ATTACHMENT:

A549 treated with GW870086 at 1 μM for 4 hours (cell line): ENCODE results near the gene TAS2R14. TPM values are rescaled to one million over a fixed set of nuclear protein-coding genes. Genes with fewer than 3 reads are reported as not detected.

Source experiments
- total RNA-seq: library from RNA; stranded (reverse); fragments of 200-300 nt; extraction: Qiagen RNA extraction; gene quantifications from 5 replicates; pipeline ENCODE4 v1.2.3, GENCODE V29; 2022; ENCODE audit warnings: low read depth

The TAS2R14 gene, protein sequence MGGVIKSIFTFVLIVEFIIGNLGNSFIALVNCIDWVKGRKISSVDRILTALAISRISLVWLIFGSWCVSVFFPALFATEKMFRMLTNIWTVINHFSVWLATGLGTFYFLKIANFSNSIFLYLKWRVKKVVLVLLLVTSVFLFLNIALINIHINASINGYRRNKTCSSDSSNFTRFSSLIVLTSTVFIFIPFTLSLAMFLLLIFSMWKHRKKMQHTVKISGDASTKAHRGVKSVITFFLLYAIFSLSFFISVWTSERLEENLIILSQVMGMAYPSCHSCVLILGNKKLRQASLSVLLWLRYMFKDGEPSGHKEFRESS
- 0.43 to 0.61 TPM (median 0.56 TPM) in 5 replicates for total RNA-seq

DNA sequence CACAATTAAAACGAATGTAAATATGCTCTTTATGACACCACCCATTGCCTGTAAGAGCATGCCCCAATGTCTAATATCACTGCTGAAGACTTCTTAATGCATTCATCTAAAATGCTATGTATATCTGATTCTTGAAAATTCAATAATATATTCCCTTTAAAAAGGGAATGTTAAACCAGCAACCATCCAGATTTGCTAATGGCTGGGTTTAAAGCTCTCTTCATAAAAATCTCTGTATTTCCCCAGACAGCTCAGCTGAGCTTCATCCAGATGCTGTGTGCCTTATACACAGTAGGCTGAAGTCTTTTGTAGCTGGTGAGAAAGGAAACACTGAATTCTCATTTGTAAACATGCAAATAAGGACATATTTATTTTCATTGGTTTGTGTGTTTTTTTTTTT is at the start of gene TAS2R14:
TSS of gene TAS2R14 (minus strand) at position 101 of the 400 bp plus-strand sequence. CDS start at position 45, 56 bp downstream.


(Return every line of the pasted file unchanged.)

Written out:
A549 treated with GW870086 at 1 μM for 4 hours (cell line): ENCODE results near the gene TAS2R14. TPM values are rescaled to one million over a fixed set of nuclear protein-coding genes. Genes with fewer than 3 reads are reported as not detected.

Source experiments
- total RNA-seq: library from RNA; stranded (reverse); fragments of 200-300 nt; extraction: Qiagen RNA extraction; gene quantifications from 5 replicates; pipeline ENCODE4 v1.2.3, GENCODE V29; 2022; ENCODE audit warnings: low read depth

The TAS2R14 gene, protein sequence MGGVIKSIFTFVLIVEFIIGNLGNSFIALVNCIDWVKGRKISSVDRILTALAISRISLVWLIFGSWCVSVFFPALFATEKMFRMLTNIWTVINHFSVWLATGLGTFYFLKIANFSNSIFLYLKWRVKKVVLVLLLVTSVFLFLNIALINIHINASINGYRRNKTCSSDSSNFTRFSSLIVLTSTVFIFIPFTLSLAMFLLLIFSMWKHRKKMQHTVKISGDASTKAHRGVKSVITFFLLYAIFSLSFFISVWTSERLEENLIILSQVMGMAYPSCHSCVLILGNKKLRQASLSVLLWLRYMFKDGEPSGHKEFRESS
- 0.43 to 0.61 TPM (median 0.56 TPM) in 5 replicates for total RNA-seq

DNA sequence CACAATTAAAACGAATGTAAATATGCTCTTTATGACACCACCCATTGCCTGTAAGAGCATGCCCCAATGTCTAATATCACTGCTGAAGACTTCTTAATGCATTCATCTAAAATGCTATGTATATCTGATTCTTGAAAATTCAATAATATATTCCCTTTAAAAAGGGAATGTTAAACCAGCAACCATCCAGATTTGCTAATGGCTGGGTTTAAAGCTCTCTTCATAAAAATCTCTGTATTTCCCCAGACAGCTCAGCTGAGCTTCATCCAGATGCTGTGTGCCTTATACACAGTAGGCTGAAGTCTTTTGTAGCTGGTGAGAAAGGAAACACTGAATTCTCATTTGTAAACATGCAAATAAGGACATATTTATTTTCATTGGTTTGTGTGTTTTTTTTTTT is at the start of gene TAS2R14:
TSS of gene TAS2R14 (minus strand) at position 101 of the 400 bp plus-strand sequence. CDS start at position 45, 56 bp downstream.